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The Sun Remembers: This Week in Maryland Sports History for Dec. 30-Jan. 5

Jan. 3, 2004: A wobbly 46-yard field goal by 44-year-old Gary Anderson with 29 seconds remaining gives the Tennessee Titans a 20-17 victory over the Ravens in a wild-card playoff game before an announced 69,452 at M&T Bank Stadium.

Dec. 30, 1985: All-American Len Bias scores 29 points as Maryland defeats the host school, 92-85, to win the Hawaii Pacific College Basketball Invitational for its ninth victory in 11 games.

Jan. 3, 1977: A 4-year-old thoroughbred named John U To Berry, named for two Baltimore football greats, wins his first stakes race, the $28,000 Southern Maryland Handicap, on opening day at Bowie Race Course.

Jan. 3, 1971: The Colts advance to the Super Bowl with a 27-17 win over the Oakland Raiders at Memorial Stadium. The key play is a 68-yard fourth-quarter touchdown pass from Johnny Unitas to Ray Perkins, one of four wide receivers on the field at the time.

Jan. 5, 1966: In the first NBA doubleheader played at the Civic Center, the San Francisco Warriors defeat the New York Knicks, 118-117, before the Bullets — led by Bailey Howell’s 21 points — beat the St. Louis Hawks, 114-101. Between games, the Peabody Symphonic Wind Ensemble performs for 30 minutes.

Jan. 4, 1959: Two left-handers, Dave Volk and Min Weisenborn, capture the Evening Sun City Duckpin Bowling titles at Harford Lanes. For Weisenborn (Park Heights Lanes), it’s her first championship in 19 tries. It’s also the first title for Volk (Arcade Lanes), who’ll be inducted into the National Duckpin Bowling Congress Hall of Fame in 1964.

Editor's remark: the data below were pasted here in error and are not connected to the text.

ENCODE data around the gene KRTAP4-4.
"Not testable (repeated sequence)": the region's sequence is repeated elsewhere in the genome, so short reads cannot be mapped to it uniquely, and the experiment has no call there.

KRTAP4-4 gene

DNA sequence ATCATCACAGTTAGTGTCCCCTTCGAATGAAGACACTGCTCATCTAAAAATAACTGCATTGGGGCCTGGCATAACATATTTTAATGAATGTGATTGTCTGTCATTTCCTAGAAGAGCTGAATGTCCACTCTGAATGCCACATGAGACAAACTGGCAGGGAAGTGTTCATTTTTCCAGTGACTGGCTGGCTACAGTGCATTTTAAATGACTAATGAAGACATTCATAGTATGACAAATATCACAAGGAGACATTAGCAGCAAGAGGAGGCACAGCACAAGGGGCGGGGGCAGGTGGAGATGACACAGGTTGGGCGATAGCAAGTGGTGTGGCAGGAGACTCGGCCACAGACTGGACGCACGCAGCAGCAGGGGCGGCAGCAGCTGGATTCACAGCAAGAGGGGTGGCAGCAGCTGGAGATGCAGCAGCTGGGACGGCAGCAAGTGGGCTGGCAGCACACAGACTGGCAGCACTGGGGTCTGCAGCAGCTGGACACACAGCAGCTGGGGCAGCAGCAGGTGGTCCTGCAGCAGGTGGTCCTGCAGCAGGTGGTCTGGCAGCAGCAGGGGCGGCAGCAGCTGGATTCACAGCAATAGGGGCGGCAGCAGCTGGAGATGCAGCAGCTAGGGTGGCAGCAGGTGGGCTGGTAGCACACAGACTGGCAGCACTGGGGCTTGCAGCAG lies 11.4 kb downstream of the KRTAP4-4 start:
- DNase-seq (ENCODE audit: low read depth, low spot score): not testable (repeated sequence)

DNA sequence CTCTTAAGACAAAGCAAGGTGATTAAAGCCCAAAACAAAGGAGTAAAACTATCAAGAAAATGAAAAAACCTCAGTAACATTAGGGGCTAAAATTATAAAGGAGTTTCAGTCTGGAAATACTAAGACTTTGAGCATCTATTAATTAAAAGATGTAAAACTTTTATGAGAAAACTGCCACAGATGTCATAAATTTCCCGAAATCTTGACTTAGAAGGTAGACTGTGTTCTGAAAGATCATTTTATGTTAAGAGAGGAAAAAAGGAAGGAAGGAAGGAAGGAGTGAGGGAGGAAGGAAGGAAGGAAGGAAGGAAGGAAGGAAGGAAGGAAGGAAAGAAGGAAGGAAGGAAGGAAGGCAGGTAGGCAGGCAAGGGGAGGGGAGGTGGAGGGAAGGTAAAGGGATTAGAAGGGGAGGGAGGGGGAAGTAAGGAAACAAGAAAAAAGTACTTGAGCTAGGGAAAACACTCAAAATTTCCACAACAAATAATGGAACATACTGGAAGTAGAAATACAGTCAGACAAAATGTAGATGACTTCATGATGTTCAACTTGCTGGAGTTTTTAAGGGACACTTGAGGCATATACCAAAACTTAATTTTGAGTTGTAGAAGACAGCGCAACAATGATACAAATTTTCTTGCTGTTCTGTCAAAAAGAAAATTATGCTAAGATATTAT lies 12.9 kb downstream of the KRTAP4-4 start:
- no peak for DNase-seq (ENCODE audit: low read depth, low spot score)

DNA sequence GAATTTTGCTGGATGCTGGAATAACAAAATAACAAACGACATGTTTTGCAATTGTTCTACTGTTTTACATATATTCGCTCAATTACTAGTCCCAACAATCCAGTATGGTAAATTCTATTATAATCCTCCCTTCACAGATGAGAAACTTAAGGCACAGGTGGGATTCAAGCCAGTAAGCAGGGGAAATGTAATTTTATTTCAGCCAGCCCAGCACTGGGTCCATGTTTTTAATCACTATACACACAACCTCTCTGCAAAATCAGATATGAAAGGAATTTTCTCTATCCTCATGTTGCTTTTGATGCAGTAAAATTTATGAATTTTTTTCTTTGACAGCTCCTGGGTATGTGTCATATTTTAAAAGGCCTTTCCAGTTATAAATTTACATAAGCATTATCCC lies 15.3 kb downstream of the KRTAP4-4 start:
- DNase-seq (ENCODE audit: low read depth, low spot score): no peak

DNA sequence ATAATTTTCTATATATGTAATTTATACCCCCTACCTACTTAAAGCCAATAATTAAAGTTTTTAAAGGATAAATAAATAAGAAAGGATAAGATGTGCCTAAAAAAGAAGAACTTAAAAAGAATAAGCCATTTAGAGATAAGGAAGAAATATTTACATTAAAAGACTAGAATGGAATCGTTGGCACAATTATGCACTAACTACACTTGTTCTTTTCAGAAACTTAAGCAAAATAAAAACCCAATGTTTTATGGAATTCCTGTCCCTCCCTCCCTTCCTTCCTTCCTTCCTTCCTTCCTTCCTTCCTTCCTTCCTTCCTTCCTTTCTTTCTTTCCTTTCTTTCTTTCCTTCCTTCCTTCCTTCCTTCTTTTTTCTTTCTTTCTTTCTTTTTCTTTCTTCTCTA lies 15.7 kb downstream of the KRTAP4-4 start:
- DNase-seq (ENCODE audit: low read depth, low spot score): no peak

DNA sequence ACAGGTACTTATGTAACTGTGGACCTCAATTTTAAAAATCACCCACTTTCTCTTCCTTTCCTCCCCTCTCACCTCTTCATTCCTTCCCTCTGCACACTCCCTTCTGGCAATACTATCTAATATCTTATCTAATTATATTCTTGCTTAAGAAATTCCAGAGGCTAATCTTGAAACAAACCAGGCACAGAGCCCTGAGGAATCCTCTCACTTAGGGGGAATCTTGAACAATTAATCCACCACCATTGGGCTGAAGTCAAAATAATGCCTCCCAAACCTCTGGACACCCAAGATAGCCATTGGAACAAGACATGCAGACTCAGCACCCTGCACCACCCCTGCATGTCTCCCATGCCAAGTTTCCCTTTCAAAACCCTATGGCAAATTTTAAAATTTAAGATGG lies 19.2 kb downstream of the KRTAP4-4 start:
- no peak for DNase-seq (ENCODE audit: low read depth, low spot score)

Jan. 5, 1949: The Baltimore Bullets defeat the Washington Capitols, 88-68, in a Basketball Association of America game. Joe “Chick” Reiser scores 16 for the Bullets, who end the Capitols’ 17-game home winning streak.

Jan. 3, 1930: At its home boxing matches this year, Navy will keep the referee outside the ring in an effort to end the lengthy clinches between college fighters. “The boxers will not have to be treated like animals and forced apart, but will break away on the word of the referee,” Navy coach Spike Webb says.


Dec. 31, 1919: Tommy Byrne (City College), who pitched in the big leagues for 13 years, mostly with the New York Yankees, for whom he appeared in four World Series. Against Brooklyn in 1955, Byrne won Game 2 but lost Game 7. He died in 2007.

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